19. Atlanta. I am loving this show. “A single camera comedy that revolves around two cousins on their way up through the Atlanta rap scene whose opposing views on art versus commerce, success and race will make their quest anything but easy.”

20. But how much does it cost? from Seth Godin. Such a good reminder.

21. A Caiman Wearing a Crown of Butterflies Photographed by Mark Cowan. Magic.

22. Susan Piver on Writing, Magic, and Meditation. I love her so much. The retreat referenced in the post is amazing. This will be my fourth year going. I get so much writing done, get to see Susan, visit a place I also love, and am reminded who I am.

23. The Art of Withstanding Fear from Jena Schwartz.

24. You don’t need an extreme bucket list to find happiness. Just eat more waffles. Word.

25. Ambien Tales on Terrible Minds. Crazy.

26. Wisdom from Sakyong Mipham Rinpoche, “Don’t teach anyone anything. Help them discover something.”

27. Drink, Drunk, Drank. There’s a book that’s making the rounds right now, a memoir that’s getting a lot of attention, and most of the people reading it are saying it’s so raw, real, authentic, honest, but I read it and I just don’t see it. This piece by Laurie is why. Laurie has taught me what truly raw, vulnerable, real, risky, messy writing is, and I have a hard time now accepting anything less. I am punched-in-the-gut, fall-to-my-knees, want-to-crawl-into-her-lap-and-stay-there-forever lucky that she’s my teacher, my friend, and that she writes things like this.

Gratitude Friday

waldportbeach

1. Being here. At the beach, in Waldport, in our favorite house, in Oregon, on vacation.

beacheagle2. Long walks on the beach. The closest access is only two blocks from our house and if you walk from one end of the beach to the other as far as you can go, it’s about six miles. There are seals that nap on the bayside and a pair of bald eagles.

pbandjandc

3. So much good food. Even just a regular peanut butter and jelly sandwich is on a whole other level, (blame it on the marionberry jam and secret ingredient — potato chips!).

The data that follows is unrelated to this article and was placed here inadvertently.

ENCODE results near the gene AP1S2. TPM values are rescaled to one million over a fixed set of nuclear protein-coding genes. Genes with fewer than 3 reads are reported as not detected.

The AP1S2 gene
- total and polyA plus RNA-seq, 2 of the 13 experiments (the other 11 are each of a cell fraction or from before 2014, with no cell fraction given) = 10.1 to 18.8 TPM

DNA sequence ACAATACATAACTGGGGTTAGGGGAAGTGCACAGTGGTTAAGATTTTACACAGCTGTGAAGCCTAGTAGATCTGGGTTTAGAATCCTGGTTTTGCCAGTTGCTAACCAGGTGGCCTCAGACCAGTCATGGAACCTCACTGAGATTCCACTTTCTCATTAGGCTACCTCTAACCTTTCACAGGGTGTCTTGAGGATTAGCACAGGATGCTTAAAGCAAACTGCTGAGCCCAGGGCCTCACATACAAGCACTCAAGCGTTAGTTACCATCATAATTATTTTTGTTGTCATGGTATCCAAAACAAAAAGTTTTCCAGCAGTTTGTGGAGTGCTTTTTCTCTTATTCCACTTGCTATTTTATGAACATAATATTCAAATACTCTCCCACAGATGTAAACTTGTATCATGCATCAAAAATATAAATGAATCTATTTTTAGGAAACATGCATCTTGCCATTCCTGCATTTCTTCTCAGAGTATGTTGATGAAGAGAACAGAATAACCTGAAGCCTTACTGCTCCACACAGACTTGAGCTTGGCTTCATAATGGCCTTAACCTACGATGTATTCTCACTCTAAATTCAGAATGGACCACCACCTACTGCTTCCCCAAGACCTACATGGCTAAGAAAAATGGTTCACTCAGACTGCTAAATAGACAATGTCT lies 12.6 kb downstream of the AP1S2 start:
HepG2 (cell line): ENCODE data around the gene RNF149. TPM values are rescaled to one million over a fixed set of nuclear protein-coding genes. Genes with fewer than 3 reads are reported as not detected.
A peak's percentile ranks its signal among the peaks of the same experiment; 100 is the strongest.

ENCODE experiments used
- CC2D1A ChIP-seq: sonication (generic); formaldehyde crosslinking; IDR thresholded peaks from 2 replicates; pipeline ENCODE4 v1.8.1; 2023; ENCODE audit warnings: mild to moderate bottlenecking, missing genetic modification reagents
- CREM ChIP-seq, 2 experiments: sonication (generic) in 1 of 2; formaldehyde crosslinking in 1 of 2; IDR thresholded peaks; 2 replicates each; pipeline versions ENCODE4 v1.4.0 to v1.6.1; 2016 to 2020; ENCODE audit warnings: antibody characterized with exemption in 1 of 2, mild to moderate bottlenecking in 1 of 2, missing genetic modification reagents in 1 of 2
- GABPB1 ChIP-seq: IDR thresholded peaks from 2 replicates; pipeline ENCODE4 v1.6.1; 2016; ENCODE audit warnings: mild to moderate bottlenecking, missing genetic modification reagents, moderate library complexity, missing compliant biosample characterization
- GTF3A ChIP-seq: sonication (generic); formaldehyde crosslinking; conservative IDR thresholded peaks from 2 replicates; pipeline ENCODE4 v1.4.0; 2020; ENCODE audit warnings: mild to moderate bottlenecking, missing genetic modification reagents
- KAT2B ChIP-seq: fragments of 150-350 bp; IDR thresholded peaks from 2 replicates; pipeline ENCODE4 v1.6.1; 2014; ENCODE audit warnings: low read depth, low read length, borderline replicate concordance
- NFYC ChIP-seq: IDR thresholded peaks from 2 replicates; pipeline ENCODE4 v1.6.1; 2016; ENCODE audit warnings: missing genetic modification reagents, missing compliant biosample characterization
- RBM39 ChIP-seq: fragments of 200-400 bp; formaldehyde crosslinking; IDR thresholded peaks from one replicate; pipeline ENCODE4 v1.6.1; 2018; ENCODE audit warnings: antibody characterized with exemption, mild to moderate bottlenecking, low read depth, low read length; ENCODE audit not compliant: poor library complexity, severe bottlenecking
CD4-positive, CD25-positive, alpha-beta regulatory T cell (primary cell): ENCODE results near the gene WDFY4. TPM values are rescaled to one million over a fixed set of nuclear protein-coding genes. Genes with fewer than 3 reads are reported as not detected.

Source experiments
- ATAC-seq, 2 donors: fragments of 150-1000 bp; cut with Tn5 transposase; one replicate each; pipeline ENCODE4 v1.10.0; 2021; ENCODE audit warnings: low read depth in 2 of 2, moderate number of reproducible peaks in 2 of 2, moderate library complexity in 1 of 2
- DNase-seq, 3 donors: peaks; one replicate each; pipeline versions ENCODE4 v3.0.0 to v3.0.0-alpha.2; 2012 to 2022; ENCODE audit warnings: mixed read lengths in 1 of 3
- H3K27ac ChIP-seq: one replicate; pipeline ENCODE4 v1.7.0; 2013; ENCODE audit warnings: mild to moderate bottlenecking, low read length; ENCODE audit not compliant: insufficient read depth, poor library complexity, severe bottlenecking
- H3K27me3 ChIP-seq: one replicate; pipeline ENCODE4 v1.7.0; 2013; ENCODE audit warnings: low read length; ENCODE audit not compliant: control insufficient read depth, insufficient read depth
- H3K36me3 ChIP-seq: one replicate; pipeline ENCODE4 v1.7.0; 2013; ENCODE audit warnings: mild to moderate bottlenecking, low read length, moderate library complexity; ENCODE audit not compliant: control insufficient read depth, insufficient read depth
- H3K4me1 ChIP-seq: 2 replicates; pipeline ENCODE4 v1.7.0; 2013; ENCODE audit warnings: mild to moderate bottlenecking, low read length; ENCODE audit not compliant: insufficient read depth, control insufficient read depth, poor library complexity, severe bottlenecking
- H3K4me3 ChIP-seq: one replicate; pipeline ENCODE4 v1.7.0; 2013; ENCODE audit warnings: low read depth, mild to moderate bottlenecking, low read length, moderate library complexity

4. My tiny family. My three boys, and all the walking and reading and napping and playing and cuddling and couching.

threeboyscouchingringocouching samcouching5. Being close enough that I can visit with family, who I don’t get to see enough.

Bonus joy: quilts made by my aunt, a salad that was so huge it felt like it took three hours to eat it, clam chowder, veggies and berries from the farmer’s market, the very best pancakes, reading, sitting in the sun, watching bad tv with Eric, staying up too late and getting up too early, Ringo feeling better (YAY!), being able to afford a vacation, our new car, new flip-flops, the blister on my foot going away, sunshine after a day of rain, clean water, a warm shower, helpful customer service people, a washer and dryer in our rental, Depoe Baykery, naps, meditating with Ringo in the morning, knowing Sam’s breed (he’s 50% Border Collie and 50% Chesapeake Bay Retriever), the way Ringo ran around the yard like a mad man last night, texting with friends, pictures of our garden back in Colorado from the “farmer” we “hired” to tend it.

Day of Rest

image by eric

image by eric

This is no day of rest. It’s a day early and I’m spending it packing and preparing to leave for our trip to Oregon tomorrow, but I feel compelled to write this now, and might as well post it since it’s already written.

I’ve been thinking a lot about mortality. A sometime student of mine and fellow yoga practitioner died this week. He was young, had just gotten married last year and had a baby boy. His death was an accident, a fall at a construction site, and a shock. I didn’t know him well, but I’d chat with him from time to time. He was one of those people who was always around, always said “hello” and had a smile on his face. He was the nicest guy. I just took a yoga class with him a few weeks ago. And now he’s just…gone.

Death is confusing for those left behind. Especially when the death is sudden and unexpected, but even when it’s not it is so hard to comprehend that someone you knew, someone you loved is just…gone, that you will never see them again. There’s a particular difficulty when you didn’t get to say good-bye, when you didn’t realize that the last time you saw them was the last time you’d ever see them.

Yes
by William Stafford

It could happen any time, tornado,
earthquake, Armageddon. It could happen.
Or sunshine, love, salvation.

It could you know. That’s why we wake
and look out–no guarantees
in this life.

But some bonuses, like morning,
like right now, like noon,
like evening.

Maybe you are tired of hearing me say it, kind and gentle reader, but life is tender and terrible, beautiful and brutal — keep your heart open. And may all of us, those here and gone, rest in peace.